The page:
The Department of Transport has decided to scrap the MoT test for vehicles over 40 years old. The change in legislation will come into force on May 20th 2018, bringing the MoT test into line with the cut-off date when Vehicle Excise Duty is also no longer applicable.
Until now, the exemption from the MoT test only applied to a vehicle built or registered before 1960, but the change in the law will increase the total of cars exempt from 197,000 to just short of 300,000.
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The 40-year cut-off point will be implemented on a rolling basis; the DoT decided that cars of this age and older are usually kept in good condition by their owners, and that the modern MoT test is often not relevant to classics. A proposal for a simpler roadworthiness test for classics was rejected.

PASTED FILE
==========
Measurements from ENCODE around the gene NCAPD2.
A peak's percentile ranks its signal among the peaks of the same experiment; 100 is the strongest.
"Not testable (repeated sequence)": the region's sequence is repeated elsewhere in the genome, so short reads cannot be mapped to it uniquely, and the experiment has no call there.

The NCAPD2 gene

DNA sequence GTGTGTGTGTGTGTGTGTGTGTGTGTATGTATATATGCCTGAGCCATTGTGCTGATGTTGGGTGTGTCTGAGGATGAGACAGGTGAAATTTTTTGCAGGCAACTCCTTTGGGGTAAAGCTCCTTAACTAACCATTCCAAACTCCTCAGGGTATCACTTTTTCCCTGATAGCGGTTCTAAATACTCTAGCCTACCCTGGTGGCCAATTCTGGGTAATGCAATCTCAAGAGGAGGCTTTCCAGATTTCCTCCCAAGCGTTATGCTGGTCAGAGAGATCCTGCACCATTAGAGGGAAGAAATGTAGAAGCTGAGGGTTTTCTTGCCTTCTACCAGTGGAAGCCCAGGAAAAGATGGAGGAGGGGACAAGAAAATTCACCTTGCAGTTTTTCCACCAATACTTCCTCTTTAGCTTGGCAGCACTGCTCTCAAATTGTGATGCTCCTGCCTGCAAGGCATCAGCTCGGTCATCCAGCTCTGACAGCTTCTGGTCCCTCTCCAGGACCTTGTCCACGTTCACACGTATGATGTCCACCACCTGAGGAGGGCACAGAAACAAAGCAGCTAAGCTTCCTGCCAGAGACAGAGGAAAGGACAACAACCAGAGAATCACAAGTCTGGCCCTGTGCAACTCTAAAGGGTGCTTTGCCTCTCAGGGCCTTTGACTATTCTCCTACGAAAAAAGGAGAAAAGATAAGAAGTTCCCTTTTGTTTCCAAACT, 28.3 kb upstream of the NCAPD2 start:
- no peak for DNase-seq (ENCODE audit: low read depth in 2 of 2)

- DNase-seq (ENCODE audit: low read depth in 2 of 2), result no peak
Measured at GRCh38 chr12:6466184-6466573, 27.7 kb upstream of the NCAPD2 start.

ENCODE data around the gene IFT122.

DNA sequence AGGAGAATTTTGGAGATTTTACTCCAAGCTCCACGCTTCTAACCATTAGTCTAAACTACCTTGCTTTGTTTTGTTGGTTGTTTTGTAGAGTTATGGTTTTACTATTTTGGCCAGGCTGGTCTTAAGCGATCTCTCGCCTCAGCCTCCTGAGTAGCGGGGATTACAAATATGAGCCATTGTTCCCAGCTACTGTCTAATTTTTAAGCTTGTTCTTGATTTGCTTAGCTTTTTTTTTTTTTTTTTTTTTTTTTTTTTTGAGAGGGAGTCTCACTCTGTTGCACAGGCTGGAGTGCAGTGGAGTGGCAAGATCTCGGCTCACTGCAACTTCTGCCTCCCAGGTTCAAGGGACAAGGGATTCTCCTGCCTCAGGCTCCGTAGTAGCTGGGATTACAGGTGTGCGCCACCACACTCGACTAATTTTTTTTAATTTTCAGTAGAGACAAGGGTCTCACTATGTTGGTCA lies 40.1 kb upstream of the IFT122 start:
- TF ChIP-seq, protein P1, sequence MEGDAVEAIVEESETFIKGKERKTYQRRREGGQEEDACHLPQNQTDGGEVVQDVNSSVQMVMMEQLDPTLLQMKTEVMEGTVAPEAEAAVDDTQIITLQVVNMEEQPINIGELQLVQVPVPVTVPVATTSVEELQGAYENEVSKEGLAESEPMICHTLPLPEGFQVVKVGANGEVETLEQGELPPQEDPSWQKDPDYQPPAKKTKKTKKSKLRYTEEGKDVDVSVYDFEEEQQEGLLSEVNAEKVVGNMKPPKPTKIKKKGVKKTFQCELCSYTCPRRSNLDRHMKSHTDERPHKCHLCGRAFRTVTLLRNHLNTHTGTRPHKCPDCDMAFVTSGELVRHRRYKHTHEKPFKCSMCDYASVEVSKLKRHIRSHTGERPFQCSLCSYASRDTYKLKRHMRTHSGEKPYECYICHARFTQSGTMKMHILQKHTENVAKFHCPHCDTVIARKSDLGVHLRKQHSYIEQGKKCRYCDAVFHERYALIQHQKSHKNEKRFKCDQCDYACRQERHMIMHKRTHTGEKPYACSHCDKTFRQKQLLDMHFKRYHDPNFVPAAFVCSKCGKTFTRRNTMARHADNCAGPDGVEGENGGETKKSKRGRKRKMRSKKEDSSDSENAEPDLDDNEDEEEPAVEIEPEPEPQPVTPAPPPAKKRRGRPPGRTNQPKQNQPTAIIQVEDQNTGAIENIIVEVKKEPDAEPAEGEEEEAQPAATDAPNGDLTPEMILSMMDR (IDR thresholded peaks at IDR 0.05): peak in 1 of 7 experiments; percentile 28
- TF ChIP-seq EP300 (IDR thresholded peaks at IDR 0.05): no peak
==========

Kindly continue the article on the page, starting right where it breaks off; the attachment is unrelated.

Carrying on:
From an evo perspective, that means 3-litre 911 Turbos and original spec 911 SCs are now MoT-exempt Porsches, along with the first 924s that were launched in 1976. Supercar owners with an original 4-litre Countach are now also MoT-free, along with the original super wedge, the Series 1 Lotus Esprit, and the very first Aston Martin Vantage - the one with the blanked off grille and unintegrated rear spoiler, as Aston fanatics will know. At the slightly more affordable end of the classic market, it’ll also mean a test-free year for the brilliant Alfasud Sprint, the Ford Escort RS2000 mk2 and the mk1 VW Golf GTI, albeit in left-hand drive only.